Anaesthesia is in crisis in the developing world because of lack of investment in trained personnel, drugs and equipment, according to His Royal Highness The Duke of York, Patron of the Association of Anaesthetists of Great Britain and Ireland.
In the foreword to a special supplement on anaesthesia in the developing world, published by Anaesthesia, The Duke of York says that this situation is in stark contrast to the UK where patients undergoing surgery receive a first-class anaesthesia service from highly trained and motivated physician anaesthetists.
He points out that anaesthesia has fallen behind other medical specialities in the developing world and that this has had a major impact on mother and child deaths and on overall health care.
Effective, reliable anaesthesia, relief from pain and safe childbirth should be universal human rights, but these aims cannot be achieved without considerable commitment from anaesthetists everywhere stresses The Duke of York.
He has urged anaesthetists worldwide to spend time thinking about how they might be able to influence the improvement of anaesthesia services for patients in the developing world.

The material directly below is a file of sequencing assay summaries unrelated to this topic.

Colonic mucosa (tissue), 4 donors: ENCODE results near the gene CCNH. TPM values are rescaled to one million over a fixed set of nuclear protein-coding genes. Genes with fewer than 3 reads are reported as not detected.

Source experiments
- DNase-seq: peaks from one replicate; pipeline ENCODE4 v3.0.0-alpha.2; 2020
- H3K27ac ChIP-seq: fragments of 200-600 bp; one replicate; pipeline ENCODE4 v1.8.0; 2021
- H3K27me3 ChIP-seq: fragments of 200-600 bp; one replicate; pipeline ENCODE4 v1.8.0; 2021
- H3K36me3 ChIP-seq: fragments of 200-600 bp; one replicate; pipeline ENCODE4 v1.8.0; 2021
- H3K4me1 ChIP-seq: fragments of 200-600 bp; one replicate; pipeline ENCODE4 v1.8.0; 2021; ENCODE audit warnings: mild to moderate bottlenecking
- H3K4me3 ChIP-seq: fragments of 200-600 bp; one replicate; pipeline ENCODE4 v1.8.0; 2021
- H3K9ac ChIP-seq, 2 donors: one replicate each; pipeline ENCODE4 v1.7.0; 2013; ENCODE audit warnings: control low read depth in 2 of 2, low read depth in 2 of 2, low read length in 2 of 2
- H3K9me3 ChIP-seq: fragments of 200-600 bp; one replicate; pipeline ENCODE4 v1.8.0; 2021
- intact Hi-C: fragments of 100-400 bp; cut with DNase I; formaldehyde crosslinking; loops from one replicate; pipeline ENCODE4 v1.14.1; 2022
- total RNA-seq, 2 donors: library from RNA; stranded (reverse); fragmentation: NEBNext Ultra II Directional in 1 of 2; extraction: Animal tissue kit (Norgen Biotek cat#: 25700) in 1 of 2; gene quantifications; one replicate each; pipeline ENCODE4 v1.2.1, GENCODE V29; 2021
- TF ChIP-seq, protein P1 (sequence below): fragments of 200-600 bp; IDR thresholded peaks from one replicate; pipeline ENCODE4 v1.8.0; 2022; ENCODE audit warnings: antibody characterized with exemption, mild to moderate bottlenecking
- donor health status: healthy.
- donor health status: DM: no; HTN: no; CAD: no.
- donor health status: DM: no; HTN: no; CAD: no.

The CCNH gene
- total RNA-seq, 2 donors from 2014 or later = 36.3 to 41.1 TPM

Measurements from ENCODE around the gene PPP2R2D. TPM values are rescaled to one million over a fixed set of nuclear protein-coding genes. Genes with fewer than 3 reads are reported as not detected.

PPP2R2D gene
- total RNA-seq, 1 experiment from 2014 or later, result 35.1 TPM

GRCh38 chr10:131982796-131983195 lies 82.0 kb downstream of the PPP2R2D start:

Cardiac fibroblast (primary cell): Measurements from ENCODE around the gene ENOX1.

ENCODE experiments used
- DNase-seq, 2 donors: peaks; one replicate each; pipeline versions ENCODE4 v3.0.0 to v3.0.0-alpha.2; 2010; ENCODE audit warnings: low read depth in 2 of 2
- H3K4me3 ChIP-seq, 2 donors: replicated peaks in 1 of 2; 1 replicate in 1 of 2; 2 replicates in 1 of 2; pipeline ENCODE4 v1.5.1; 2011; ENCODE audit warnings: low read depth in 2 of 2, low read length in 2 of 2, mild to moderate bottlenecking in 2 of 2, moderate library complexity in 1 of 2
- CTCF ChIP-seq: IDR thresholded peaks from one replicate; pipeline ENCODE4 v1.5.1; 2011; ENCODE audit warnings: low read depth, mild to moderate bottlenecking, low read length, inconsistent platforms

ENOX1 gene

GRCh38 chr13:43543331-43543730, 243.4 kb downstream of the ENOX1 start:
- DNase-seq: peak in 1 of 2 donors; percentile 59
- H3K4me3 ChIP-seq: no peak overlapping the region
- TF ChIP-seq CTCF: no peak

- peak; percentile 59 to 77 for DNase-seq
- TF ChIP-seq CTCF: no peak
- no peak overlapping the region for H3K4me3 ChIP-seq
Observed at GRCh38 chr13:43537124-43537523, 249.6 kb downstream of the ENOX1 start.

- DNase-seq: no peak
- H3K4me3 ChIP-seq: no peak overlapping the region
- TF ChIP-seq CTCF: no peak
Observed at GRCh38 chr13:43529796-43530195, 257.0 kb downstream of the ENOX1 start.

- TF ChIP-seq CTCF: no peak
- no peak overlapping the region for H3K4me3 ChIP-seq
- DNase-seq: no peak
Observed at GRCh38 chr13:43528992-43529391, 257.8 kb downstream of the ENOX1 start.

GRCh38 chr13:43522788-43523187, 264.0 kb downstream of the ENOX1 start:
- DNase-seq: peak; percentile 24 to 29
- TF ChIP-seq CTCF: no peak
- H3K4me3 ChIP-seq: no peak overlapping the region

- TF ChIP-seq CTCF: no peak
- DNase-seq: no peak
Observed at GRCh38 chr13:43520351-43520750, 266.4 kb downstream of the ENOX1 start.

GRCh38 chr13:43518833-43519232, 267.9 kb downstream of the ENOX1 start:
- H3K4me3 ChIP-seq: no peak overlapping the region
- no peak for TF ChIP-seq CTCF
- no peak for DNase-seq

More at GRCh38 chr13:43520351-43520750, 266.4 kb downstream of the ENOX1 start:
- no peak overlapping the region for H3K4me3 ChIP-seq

The Duke of York maintains that investment in anaesthesia is essential in striving towards the Millennium Development Goals of the World Health Organization without it, these farsighted aims may be largely unachievable he says.
Anaesthetists live in a global village adds Anaesthesia Editor Dr David Bogod, Consultant Anaesthetist at Nottingham City Hospital.
In an editorial, co-written with Dr Iain Wilson (Royal Devon and Exeter NHS Foundation Trust) and Dr Isabeau Walker (Great Ormond Street Hospital, London) he says that: The knowledge that our colleagues struggle in such basic situations should encourage us to support the development of our specialty worldwide.
Anaesthetists have a low status in many developing countries, says the editorial.
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